Now that he had shown the way, a hundred other mariners rushed to the New World. That name was apparently first used by a Florentine merchant whose own name now describes the Americas. Amerigo Vespucci was sent to Spain by the Medici to straighten out the affairs of a Florentine banker. In 1495 he won a contract to fit out twelve vessels for Ferdinand. He caught the exploration fever, and in letters later (1503–04) written to friends in Florence, he claimed that he had made four voyages to what he termednovo mondo, and that on one of these, on June 16, 1497, he had touched the mainland of South America. As John Cabot reached Cape Breton Island, in the Gulf of St. Lawrence, on June 24, 1497, and Columbus sighted Venezuela in 1498, Vespucci’s account would give him the credit of being the first European to reach the mainland of the Western Hemisphere since Leif Ericsson (c. 1000). Confusion and inaccuracies in Vespucci’s reports have cast doubt on his claims; but it is noteworthy that in 1505 Columbus, who by that time should have been able to judge Vespucci’s reliability, entrusted him with a letter to the Admiral’s son Diego.15 In 1508 Vespucci was made piloto mayor—chief of all the pilots—of Spain, and held that position till his death.
A Latin version of one of his letters was printed at Saint-Dié (Lorraine) in April 1507. Martin Waldseemüller, professor of cosmography in the University of Saint-Dié, quoted the letter in his Cosmographiae introductio, which he published there in that year; he accepted Vespucci’s account as trustworthy, and suggested that the name Amerige or America should be given to what we now term South America. In 1538 Gerhardus Mercator applied America, on one of his famous maps, to all the Western Hemisphere. It is agreed that in 1499, if not in 1497, Vespucci, sailing with Alonso de Ojeda, explored the coast of Venezuela. In 1500, shortly after Cabral’s accidental discovery of Brazil, Vicente Pinzón, who had commanded the Niña on Columbus’s first voyage, explored the Brazilian coast and discovered the Amazon. In 1513 Vasco Núñez de Balboa sighted the Pacific, and Ponce de Leon, dreaming of a fountain of youth, discovered Florida.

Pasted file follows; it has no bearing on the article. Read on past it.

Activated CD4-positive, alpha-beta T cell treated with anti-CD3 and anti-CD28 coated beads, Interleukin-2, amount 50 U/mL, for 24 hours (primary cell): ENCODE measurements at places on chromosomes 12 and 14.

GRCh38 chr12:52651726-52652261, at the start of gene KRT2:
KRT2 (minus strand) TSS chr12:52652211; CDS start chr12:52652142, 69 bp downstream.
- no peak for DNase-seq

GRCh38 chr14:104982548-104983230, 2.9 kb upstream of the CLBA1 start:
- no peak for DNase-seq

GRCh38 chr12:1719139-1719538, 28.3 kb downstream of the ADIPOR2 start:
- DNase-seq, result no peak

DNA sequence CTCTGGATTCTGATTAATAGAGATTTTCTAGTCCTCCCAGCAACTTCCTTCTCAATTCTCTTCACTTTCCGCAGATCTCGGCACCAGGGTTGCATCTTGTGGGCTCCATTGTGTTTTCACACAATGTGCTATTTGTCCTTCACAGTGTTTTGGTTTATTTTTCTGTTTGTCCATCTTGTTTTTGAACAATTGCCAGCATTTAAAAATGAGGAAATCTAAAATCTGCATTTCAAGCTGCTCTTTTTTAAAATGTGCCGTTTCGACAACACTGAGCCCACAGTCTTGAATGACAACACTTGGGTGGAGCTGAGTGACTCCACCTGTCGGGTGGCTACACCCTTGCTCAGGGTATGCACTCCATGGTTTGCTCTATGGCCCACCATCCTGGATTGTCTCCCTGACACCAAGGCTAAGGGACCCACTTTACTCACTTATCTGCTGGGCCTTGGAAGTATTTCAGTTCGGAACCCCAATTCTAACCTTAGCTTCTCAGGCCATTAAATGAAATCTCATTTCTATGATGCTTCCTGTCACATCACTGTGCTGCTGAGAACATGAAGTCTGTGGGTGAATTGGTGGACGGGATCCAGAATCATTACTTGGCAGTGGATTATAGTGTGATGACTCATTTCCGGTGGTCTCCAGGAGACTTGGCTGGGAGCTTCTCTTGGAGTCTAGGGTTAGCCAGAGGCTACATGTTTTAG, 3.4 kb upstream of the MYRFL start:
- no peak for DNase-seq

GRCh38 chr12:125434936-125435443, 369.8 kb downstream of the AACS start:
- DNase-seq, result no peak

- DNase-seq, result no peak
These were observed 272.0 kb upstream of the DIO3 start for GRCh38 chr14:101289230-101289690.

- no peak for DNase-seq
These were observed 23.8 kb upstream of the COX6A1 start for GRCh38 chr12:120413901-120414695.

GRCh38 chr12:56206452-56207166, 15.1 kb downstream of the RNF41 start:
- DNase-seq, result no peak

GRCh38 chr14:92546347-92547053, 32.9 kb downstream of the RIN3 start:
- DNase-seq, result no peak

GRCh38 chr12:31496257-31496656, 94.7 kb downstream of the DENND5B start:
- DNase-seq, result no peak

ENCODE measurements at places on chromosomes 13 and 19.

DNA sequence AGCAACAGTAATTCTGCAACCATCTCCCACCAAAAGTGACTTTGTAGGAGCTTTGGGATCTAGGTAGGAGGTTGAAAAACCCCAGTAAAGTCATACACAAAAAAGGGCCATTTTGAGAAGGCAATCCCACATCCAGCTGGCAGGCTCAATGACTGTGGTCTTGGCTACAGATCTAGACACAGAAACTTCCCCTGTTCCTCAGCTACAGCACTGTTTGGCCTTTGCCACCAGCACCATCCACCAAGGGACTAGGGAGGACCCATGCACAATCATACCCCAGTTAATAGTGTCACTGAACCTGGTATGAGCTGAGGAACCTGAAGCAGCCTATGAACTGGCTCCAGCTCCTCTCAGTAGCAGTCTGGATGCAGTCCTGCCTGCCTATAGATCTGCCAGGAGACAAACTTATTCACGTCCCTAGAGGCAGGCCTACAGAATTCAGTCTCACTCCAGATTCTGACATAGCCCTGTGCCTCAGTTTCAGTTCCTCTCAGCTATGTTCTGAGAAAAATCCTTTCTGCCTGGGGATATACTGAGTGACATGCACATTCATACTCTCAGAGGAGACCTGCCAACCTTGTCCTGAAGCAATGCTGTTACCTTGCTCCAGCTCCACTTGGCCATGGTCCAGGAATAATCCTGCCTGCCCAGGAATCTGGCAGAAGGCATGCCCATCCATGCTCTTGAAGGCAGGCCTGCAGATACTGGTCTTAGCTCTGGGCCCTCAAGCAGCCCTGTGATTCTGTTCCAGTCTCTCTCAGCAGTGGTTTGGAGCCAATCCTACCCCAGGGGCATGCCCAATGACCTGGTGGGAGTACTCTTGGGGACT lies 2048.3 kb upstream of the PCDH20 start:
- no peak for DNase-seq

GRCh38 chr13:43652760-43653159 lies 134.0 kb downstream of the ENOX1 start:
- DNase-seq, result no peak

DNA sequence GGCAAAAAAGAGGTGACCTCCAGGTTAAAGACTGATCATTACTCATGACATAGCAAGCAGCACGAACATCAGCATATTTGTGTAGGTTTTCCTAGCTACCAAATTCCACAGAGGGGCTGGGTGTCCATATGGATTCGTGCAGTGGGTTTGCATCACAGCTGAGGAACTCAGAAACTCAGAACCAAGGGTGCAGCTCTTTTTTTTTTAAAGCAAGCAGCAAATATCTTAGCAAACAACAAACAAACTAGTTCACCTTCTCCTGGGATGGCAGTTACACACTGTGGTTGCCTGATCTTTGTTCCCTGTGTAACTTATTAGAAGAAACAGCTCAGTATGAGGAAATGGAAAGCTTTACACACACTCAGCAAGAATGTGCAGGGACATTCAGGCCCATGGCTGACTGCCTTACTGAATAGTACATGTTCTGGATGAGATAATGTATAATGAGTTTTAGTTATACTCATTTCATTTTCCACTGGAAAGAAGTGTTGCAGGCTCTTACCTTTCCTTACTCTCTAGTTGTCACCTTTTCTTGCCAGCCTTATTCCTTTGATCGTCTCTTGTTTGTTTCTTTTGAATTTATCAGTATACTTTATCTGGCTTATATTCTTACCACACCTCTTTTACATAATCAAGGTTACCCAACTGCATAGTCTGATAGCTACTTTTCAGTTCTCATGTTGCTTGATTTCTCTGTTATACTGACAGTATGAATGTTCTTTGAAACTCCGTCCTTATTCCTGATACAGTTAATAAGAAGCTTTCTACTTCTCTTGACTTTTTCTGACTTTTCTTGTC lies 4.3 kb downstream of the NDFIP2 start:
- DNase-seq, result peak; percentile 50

The discoveries begun by Henry the Navigator, advanced by Vasco da Gama, culminating in Columbus, and rounded out by Magellan effected the greatest commercial revolution in history before the coming of the airplane. The opening of the western and southern seas to navigation and trade ended the Mediterranean epoch in the history of civilization, and began the Atlantic era. As more and more of America’s gold came to Spain, economic decline progressed in the Mediterranean states, and even in those South German cities which, like Augsburg and Nuremberg, had been commercially tied with Italy. The Atlantic nations found in the New World an outlet for their surplus population, their reserve energy, and their criminals, and developed there avid markets for European goods. Industry was stimulated in Western Europe, and demanded the mechanical inventions, and better forms of power, that made the Industrial Revolution. New plants came from America to enrich European agriculture—the potato, tomato, artichoke, squash, maize. The influx of gold and silver raised prices, encouraged manufacturers, harassed workers, creditors, and feudal lords, and generated and ruined Spain’s dream of dominating the world.
The moral and mental effects of the explorations rivaled the economic and political results. Christianity was spread over a vast hemisphere, so that the Roman Catholic Church gained more adherents in the New World than the Reformation took from her in the Old. The Spanish and Portuguese languages were given to Latin America, and produced there vigorous independent literatures. European morals were not improved by the discoveries; the lawless brutality of the colonists flowed back to Europe with returning seamen and settlers, and brought an intensification of violence and sexual irregularity. The European intellect was powerfully moved by the revelation of so many peoples, customs, and cults; the dogmas of the great religions suffered by mutual attrition; and even while Protestants and Catholics raised their hostile certainties to ruinous wars, those certitudes were melting away into the doubts and consequent tolerance of the Enlightenment.
Above all, a pride of achievement inspired the human mind just when Copernicus was about to reduce the cosmic importance of the earth and its inhabitants. Men felt that the world of matter had been conquered by the courage of the human mind. The medieval motto for Gibraltar—ne plus ultra—was denied by abbreviation; it became now plus ultra—more beyond. All limits were removed; all the world was open; everything seemed possible. Now, with a bold and optimistic surge, modern history began.